Now that the dust has settled (and the concrete has DEFINITELY settled) on a 2019 Twins season that saw them hit an MLB-record 307 home runs, top 100 wins for just the second time in franchise history … but still get swept in the playoffs by the Yankees, I had to ask this question: Which of the Twins’ playoff losses since 2002 (eight in all now) were the most disappointing?

This is one part catharsis and one part acknowledgement: If you’ve been disappointed eight times in 18 years, that means the Twins overall have had a pretty good run even if postseason expectations largely have gone unmet. Putting too much emphasis on a few games instead of 162 will drive you crazy. Don’t forget to remember the joy of the seasons.

I’ve gone back and forth on this a few times, but here is my list of eight, in order of least to most disappointing playoff finishes:

8. 2017: Yeah, it stung when the Twins took a 3-0 lead in the wild card game at Yankee Stadium, only to give it all back in the bottom of the first en route to an 8-4 loss. But that team was overmatched and overachieved just to get there, and it was the only one of the eight that made it as a wild card.

7. 2003: The Twins actually won Game 1 of the ALDS at Yankee Stadium that year, but they were outscored 15-3 in losing the next three games. It was frustrating, but New York was just clearly better that year.

6. 2019: It’s disappointing that the Twins were swept. I really didn’t think they would be swept. But when you consider their questionable health and the state of affairs with the starting pitching staff it becomes more explainable. This also feels like the first of a lot of years of contending, which might take even more sting off as time goes on.

5. 2009: It really felt like the Game 163 win over Detroit was the Twins’ World Series that year (and it’s still the best game I’ve ever been to in person). Originally I had this at the No. 8 spot, but I kind of forgot how close Games 2 and 3 of the ALDS sweep against the Yankees were. Game 2 was the Phil Cuzzi game, and even after Joe Mauer was robbed of a double he hit a single. They had the bases loaded with no outs and didn’t score in extra innings. The Yankees won right after that. Game 3 the Twins led 1-0 after six, then had a great chance to rally down 2-1 before Nick Punto was thrown out rounding third. Now I’m mad about 2009 when I never was. That wasn’t the point of this!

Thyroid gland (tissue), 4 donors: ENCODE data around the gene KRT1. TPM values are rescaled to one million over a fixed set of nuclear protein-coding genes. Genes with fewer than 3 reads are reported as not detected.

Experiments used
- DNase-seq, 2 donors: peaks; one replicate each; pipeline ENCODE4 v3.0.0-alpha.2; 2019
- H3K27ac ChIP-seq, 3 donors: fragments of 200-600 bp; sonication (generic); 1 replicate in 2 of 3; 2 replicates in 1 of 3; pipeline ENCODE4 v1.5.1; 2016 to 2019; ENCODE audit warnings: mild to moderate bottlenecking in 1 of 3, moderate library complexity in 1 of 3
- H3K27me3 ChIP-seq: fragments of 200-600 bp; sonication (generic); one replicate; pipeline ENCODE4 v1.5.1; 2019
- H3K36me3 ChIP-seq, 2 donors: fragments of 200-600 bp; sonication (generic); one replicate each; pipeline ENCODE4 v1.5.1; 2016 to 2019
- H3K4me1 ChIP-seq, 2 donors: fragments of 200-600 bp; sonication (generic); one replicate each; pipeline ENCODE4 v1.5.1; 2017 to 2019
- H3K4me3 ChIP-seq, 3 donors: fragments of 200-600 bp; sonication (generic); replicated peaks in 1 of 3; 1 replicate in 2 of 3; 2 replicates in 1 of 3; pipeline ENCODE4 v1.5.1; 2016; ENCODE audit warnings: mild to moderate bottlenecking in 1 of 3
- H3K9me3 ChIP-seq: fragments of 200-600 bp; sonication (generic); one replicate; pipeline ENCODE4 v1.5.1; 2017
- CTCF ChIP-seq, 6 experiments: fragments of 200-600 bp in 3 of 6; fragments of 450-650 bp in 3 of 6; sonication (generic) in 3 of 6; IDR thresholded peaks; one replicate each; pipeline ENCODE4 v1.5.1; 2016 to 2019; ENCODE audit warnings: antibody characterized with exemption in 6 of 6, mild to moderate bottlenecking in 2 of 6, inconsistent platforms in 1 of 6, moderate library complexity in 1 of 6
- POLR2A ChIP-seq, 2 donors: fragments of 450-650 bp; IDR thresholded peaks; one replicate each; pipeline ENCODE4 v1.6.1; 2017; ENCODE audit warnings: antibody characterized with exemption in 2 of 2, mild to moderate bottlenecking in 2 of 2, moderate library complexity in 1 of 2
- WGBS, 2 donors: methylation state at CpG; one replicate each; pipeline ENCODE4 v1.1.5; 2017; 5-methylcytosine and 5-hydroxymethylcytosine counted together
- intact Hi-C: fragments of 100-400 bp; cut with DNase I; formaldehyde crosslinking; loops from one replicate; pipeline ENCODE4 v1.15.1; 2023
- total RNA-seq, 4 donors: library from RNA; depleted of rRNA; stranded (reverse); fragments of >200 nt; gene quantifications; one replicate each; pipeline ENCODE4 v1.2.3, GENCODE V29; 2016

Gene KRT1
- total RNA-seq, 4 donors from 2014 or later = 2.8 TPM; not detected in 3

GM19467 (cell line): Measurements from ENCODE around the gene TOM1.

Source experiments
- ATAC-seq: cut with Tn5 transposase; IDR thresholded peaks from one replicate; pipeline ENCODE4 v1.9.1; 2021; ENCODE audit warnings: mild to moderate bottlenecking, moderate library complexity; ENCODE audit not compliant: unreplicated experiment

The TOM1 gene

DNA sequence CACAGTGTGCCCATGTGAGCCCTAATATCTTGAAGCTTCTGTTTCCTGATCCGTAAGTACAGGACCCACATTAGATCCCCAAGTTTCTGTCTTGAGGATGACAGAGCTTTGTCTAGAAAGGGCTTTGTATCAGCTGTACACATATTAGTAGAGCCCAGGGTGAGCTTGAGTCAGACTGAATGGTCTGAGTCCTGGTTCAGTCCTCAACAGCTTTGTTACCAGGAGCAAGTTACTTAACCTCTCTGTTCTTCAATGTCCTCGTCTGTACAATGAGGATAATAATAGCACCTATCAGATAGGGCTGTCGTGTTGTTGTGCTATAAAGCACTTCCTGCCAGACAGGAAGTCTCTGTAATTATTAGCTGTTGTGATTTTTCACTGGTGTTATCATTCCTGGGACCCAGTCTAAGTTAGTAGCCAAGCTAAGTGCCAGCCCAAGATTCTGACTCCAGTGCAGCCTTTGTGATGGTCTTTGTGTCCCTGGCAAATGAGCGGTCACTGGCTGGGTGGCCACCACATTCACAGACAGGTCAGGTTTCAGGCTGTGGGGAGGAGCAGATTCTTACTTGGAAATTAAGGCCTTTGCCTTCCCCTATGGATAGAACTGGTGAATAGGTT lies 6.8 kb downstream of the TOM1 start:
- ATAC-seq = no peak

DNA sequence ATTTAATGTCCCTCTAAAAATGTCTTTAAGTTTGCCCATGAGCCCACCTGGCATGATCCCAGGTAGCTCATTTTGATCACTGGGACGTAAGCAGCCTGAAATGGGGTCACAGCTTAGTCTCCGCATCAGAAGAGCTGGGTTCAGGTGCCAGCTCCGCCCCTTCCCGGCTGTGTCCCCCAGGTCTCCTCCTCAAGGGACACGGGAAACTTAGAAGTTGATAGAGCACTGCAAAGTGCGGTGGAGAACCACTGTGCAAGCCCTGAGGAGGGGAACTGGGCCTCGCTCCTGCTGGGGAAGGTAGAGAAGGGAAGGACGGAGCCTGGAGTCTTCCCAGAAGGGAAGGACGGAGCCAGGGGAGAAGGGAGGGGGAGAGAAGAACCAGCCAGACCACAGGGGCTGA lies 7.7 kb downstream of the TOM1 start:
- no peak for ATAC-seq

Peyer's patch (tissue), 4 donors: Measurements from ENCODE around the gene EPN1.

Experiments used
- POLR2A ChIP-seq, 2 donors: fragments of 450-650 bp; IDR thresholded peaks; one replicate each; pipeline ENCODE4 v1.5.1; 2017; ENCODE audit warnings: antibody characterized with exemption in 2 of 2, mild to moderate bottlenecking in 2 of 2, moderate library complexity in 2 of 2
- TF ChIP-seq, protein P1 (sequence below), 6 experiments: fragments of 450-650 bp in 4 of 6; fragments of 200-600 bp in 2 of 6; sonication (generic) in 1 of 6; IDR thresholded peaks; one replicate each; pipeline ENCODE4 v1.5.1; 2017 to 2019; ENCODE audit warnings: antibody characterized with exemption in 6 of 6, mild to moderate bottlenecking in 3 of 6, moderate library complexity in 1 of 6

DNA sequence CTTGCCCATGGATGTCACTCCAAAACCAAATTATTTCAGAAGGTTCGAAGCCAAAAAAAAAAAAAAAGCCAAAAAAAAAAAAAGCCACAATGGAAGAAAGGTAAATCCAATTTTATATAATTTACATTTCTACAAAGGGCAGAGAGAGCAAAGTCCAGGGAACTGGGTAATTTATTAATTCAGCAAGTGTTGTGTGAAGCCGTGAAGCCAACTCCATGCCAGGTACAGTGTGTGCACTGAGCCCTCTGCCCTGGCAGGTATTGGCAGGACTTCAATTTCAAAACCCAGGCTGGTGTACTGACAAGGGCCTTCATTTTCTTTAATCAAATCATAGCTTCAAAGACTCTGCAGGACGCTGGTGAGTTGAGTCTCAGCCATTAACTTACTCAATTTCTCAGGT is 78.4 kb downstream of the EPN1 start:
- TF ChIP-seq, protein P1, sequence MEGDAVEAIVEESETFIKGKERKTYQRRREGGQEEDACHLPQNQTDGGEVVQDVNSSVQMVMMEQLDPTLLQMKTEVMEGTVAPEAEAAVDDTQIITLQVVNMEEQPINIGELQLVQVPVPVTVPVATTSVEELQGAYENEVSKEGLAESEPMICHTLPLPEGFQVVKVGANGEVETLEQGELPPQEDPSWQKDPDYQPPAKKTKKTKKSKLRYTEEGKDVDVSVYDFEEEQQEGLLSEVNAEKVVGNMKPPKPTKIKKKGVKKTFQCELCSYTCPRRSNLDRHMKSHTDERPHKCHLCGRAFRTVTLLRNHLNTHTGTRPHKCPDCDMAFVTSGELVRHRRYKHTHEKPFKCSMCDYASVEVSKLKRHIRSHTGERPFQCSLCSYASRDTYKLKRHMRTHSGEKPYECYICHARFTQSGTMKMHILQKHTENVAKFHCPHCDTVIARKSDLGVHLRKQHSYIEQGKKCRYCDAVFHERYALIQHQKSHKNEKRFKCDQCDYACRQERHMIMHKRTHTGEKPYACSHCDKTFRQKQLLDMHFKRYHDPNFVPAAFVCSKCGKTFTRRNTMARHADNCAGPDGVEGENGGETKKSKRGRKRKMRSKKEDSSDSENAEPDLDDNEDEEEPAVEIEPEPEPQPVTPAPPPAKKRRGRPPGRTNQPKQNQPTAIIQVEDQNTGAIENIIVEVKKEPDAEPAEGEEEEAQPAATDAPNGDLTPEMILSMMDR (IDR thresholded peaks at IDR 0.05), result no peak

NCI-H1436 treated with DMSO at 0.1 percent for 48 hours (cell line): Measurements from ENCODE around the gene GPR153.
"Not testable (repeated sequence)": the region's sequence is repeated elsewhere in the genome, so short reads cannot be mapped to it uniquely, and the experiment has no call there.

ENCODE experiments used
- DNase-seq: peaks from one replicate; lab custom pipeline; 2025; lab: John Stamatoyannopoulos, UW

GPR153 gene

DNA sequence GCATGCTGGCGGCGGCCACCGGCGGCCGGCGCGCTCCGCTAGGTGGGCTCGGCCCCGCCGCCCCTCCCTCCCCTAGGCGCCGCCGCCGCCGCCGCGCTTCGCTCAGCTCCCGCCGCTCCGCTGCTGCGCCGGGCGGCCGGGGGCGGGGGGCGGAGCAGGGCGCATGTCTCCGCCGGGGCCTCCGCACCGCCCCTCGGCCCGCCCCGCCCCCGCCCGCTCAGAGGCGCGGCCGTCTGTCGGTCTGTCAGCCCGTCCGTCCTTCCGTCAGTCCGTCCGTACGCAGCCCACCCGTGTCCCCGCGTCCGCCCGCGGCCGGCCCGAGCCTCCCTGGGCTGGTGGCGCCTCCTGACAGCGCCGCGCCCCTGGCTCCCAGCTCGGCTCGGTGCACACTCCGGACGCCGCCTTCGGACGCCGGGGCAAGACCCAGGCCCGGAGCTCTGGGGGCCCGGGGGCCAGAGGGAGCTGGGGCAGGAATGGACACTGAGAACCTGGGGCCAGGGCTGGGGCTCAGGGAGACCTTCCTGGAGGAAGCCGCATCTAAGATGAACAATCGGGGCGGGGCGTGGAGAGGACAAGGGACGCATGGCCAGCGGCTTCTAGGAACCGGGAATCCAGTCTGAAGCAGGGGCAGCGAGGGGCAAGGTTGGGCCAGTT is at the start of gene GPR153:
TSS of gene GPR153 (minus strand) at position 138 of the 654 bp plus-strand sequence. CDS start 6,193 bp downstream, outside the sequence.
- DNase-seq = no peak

4. 2002: Maybe this one should be in the top three because the World Series was a real possibility. Not only did the Twins pull an upset in the ALDS over the favored A’s, but they had home field advantage in the ALCS and took a 1-0 series lead over the Angels before losing four straight. But it feels like that team overachieved, and just getting to that point after so many awful seasons made it a special year.

3. 2010: This was the only time the Twins had the home field advantage edge over the Yankees. It was the first year at Target Field and it had been a very charmed season to that point. The Twins had a 3-0 lead through five innings and were cruising in Game 1. Then the Yankees put up four in the sixth and two in the seventh for a 6-4 win. The Twins again led early in Game 2 but the Yankees came back for a win. Game 3 in Yankee Stadium was a breeze. Just like that, it was over.

2. 2006: Twins fans always remember this as the year they were swept by the underdog A’s in the ALDS despite having the batting champ (Joe Mauer), MVP (Justin Morneau) and Cy Young winner (Johan Santana). Expectations were high after the amazing 71-33 stretch to end the year, which included catching the Tigers for the division title on the final day. But that team had even more questionable starting pitching heading into the playoffs than this year’s team did. Francisco Liriano was hurt after a phenom debut. Brad Radke had a bum shoulder. When Johan Santana lost Game 1 it was lights out.

1. 2004: The Twins won Game 1 in New York. They had a lead in extra innings of Game 2, but they asked Joe Nathan to pitch a third inning and … it didn’t go well. That was the very best chance the Twins had to beat the Yankees, and it came before there was any sort of Yankees curse established. (Game 4 at the Dome also fell apart. The Twins led 5-1 before Juan Rincon gave up four runs in the seventh and the lost on a wild pitch in extra innings instead of heading back to New York for a Game 5. It led, at least, to the greatest quote ever from Rincon postgame: “Nobody wants to be in my pants right now.”

What’s interesting, though, is that my list is at least somewhat different most of your lists, which I asked for (top three disappointments) on Twitter. For some, the fresh pain of 2019 made the cut. A lot of you really remember 2009 with more angst than I do.

Based on the dozens of responses, the top four seem to be (in no particular order): 2006, 2010, 2019 and 2004. Those also are probably the four best Twins teams out of the eight, so that makes sense.

And hey: There’s always next year.

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